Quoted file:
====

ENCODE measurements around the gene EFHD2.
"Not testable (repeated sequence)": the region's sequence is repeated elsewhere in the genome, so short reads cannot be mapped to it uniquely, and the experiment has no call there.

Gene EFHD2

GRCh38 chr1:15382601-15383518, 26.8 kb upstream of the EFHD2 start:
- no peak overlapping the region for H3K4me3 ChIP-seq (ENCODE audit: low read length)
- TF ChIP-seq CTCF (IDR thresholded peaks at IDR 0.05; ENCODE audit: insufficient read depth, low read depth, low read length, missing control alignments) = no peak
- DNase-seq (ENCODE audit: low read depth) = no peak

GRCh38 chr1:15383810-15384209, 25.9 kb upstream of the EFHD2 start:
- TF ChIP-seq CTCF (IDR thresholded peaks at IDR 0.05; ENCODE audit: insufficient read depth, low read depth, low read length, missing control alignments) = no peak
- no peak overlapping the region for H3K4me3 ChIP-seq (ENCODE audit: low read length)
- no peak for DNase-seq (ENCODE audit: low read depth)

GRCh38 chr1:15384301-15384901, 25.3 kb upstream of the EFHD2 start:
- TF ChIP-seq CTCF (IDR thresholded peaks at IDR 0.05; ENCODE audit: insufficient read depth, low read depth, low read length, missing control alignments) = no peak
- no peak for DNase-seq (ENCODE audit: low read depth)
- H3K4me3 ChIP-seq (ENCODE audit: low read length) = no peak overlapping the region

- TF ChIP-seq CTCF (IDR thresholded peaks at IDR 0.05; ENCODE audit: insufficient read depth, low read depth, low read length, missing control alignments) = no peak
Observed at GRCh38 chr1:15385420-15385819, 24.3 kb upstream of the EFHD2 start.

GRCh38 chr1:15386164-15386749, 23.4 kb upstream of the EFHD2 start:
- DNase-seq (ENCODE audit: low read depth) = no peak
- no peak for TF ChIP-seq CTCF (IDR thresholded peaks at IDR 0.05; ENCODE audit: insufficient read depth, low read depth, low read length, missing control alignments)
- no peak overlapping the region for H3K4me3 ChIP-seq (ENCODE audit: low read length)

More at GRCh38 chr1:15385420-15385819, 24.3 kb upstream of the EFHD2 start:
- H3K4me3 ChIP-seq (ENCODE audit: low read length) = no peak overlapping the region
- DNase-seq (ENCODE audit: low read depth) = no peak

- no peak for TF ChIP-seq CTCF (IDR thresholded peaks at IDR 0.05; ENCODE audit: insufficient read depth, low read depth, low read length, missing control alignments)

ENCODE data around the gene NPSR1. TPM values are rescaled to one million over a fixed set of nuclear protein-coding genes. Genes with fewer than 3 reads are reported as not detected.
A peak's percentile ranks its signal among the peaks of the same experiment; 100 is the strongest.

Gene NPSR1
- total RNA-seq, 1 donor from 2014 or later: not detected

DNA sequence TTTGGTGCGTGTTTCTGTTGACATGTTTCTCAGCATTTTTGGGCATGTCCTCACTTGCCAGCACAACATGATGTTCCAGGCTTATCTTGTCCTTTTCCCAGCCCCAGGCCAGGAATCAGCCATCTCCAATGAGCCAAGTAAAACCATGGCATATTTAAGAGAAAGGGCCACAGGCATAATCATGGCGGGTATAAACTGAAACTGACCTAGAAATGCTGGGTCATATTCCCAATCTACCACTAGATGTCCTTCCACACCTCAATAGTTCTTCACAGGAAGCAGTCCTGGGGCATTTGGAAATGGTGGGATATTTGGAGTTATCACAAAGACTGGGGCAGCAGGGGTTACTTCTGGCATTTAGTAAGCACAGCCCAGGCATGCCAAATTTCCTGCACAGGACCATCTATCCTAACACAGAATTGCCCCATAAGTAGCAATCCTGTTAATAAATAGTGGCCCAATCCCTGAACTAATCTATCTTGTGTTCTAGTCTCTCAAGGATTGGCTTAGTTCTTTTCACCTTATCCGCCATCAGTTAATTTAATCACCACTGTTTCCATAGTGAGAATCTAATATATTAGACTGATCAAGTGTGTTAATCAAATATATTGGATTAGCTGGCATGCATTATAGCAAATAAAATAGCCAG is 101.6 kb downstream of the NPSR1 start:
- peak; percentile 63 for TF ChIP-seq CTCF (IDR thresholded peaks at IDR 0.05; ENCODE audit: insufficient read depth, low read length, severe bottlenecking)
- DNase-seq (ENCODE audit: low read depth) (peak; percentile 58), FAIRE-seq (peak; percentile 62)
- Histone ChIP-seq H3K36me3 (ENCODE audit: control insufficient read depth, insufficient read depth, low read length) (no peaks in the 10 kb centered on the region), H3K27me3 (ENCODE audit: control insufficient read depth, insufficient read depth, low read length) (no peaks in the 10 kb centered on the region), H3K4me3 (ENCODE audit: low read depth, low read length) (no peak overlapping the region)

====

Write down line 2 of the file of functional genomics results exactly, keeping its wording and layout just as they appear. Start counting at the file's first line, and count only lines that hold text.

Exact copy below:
"Not testable (repeated sequence)": the region's sequence is repeated elsewhere in the genome, so short reads cannot be mapped to it uniquely, and the experiment has no call there.